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Regional Council given AA rating for “standout” performance

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Wellingtonians who are concerned about the Regional Council’s less than satisfactory bus changes will be bemused to know that a report from the local government “excellence programme CouncilMark” says we are being well served by the Council.

The Wellington Regional Council (GWRC) received a AA rating in its first CouncilMARK™ report, “with its strong focus on financial decision-making, transparency and communication and public engagement noted as ‘stand out’”.

The result was released in March.

GWRC joins Waimakariri District Council as having received an AA rating, the highest achieved by councils so far and the system’s second top in its nine-point scale.

Local Government NZ’s CouncilMARK™ reports are “designed to give councils and communities an informed and independent view on how they are carrying out their role as councils, including on where they are excelling and areas for improvement.”

Local Government New Zealand President Dave Cull said the AA rating was an excellent result for GWRC and the report would be a useful guide for further improvement and a resource for the wider sector.

“I congratulate Greater Wellington for showing leadership by joining the CouncilMARK™ programme and on what is an excellent result,” Mr Cull said.

“CouncilMARK™ is the gold star assessment system for councils and communities and has been praised by many of those to have completed it so far, with both the assessment process itself and the final reports proving valuable,” he said.

“Local government is committed to providing the best possible outcomes for our communities and doing this requires the sector to focus on delivering the best performance and value we can.”

Here’s the 16-page AA verdict in full.

The “key learnings” are:

Following non-amalgamation in the region, further clarity is needed between the respective governance and management roles of Elected Members and management, and the means of most efficiently managing Council processes…

The quality of the Council’s internal reporting needs to be reflected in its external reporting. The latter needs to more concisely, clearly and consistently report to the public on its progress towards its community outcomes and strategic goals, as well as provide clearer value for money measures.

Although it has skilled and dedicated staff, the Council will need to consider whether its internal capability and capacity will match future demands and timeframes for delivery, and expectations of staff.

And later:

The backgrounds of Elected Members are varied, but with more distinct party-political representation than exists in many councils. This appears, on occasions, to present greater challenges to achieving a consensus on strategic issues. However, they were complimentary of the staff, describing them as “extraordinarily responsive” which had helped build a relationship of mutual trust and respect. The organisation responds effectively to the ability of Elected Members by providing intensive workshops on matters requiring development…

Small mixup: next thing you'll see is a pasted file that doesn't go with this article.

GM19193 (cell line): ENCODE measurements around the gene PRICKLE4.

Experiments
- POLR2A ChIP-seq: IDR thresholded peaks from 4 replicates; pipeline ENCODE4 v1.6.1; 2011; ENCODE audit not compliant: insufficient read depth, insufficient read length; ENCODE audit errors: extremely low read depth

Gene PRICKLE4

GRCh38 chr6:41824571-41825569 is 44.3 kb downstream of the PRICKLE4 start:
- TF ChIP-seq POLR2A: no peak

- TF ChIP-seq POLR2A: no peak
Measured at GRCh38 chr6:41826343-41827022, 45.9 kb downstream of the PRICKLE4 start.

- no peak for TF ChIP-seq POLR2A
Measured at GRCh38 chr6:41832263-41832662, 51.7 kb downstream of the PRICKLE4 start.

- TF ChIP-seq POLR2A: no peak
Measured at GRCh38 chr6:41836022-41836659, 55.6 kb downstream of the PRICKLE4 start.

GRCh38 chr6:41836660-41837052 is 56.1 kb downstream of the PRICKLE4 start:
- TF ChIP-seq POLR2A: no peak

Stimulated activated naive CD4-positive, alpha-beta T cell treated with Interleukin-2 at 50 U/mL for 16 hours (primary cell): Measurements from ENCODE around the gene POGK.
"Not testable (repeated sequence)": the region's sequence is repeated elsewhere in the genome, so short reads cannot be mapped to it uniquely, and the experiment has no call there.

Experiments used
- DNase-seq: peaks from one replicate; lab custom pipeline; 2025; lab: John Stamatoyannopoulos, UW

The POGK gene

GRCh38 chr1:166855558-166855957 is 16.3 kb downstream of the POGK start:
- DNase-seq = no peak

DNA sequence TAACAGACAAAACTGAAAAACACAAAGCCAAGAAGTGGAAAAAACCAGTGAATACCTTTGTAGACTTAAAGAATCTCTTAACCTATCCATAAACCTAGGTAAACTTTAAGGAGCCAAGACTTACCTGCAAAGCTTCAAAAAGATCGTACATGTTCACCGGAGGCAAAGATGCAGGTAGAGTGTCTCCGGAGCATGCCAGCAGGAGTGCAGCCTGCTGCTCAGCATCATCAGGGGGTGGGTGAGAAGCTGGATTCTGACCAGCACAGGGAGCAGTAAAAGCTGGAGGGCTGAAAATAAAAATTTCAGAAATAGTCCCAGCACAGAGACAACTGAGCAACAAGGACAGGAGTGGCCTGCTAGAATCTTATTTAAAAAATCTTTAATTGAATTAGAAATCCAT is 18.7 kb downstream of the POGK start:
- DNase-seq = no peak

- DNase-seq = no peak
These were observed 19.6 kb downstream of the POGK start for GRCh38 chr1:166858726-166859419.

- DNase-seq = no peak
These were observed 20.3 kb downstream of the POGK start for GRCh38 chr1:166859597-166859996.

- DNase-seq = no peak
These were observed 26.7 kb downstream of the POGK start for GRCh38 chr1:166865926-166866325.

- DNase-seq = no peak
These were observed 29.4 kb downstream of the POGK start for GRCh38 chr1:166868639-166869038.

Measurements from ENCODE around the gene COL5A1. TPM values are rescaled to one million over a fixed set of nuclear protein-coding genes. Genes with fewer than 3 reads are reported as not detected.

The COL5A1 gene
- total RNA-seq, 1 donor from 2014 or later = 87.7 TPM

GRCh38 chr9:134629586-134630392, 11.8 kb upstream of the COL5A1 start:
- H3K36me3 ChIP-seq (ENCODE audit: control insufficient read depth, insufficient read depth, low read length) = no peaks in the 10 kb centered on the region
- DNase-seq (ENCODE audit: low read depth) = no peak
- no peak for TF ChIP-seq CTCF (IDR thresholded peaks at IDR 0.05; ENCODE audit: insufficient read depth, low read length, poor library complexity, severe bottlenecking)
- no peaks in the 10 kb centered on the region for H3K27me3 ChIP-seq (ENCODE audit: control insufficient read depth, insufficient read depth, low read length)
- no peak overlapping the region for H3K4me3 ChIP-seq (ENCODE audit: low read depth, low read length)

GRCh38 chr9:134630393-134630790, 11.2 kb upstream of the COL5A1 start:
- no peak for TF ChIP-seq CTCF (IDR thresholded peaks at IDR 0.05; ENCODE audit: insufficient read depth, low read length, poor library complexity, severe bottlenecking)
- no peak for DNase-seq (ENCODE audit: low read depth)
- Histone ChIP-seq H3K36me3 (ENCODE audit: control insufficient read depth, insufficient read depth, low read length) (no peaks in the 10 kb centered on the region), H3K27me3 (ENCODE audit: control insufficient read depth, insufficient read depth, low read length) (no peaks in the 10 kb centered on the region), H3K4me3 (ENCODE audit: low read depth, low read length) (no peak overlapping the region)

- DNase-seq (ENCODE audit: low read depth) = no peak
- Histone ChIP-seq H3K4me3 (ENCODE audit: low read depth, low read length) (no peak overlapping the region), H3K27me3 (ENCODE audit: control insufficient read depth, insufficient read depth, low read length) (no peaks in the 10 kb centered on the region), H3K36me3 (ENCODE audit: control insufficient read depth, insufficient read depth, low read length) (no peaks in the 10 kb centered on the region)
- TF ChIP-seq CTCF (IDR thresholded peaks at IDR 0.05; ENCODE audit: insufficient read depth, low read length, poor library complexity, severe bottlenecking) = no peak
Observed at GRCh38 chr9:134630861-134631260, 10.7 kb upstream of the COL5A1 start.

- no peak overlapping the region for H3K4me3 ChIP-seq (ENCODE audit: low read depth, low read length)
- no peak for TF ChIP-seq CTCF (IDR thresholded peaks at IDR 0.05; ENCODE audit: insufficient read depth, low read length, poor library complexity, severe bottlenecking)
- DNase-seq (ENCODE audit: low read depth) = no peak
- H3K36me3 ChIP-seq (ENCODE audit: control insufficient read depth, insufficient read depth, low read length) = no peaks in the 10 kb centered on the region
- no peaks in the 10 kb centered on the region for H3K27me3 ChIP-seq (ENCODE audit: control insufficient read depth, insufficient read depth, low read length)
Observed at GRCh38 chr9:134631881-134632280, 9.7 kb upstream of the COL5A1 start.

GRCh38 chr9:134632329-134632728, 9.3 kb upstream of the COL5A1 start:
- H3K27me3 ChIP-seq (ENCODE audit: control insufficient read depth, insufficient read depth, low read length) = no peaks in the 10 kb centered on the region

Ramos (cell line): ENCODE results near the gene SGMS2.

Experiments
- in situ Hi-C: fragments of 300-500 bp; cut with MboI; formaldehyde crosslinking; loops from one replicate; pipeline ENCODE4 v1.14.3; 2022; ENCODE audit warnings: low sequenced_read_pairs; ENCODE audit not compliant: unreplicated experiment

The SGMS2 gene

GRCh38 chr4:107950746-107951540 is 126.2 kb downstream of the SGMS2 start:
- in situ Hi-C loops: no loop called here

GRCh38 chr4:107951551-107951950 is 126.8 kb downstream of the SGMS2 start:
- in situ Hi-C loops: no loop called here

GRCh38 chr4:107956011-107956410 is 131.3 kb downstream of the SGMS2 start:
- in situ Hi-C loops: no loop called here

GWRC would now benefit from an annual self-assessment process at individual, collective and Council level, as well as reviewing the decision-making processes. Elected Members expressed some frustration at the volume of “for noting” reports that are provided, although they also recognised that these were declining.
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And areas for improvement include this one:

The Council should ensure consistency and alignment between new strategies, projects and outcomes.

(Were they looking at the bus planning?)

5 comments:

  1. Alana, 18. August 2018, 1:33

    Is CouncilMARK (TM) a Monthy Python-style prankster?

     
  2. Sekhmet Bast Ra, 18. August 2018, 14:46

    Fair comment Alana. Take for instance the Python team’s ‘Fish Licence Sketch’ where mention is made of the Cat ‘license’ and ‘Cat detector van’ and we have a clear comparison.

    CouncilMark is an arm of Local Government New Zealand (LGNZ), the industry association for the local government sector. They are a private incorporated society with zero statutory function or rights. As such, they are not bound by either the official information act or the local government official information and meetings act. They operate behind closed doors directing the activities of the elected representatives and staff at city, district and regional councils.

    Occasionally LGNZ hands out these assessments and awards to territorial authorities who tow the line and follow LGNZ and indeed globalist directives. Another example may be found in this press release from LGNZ. If we strip away the glitzy press release wrapper and the inevitable spin, what remains amounts to facets of socialism giving each other an incestuous massage so everyone involved feels good about themselves.

    LGNZ are the organisation who came up with the Cat control remit document at their 2017 AGM which was then forwarded to central government, and at their 2018 AGM in association with the globalist organisation New Zealand Initiative launched their approach to ‘Localism’ which may be read about here. In our view, smart citizens would do well to observe the actions of LGNZ with a critical eye. [Abridged.]

     
  3. Jonny Utzone, 18. August 2018, 18:22

    I thought Moody’s, Standard and Poors and Fitch were ‘living in a different world’ when they gave finance companies etc AAA ratings in the GFC. Well, take a bow LGNZ for ‘living on a different planet’ with your ratings!

     
  4. Trevor H, 18. August 2018, 19:00

    @Sekhmet Bast Ra. I agree with you. The hastily torn perforated edges of this inbred “award” are obvious to anyone.

     
  5. Trevor H, 18. August 2018, 19:21

    On further reflection such a prestigious award should also come with a free can of air freshener.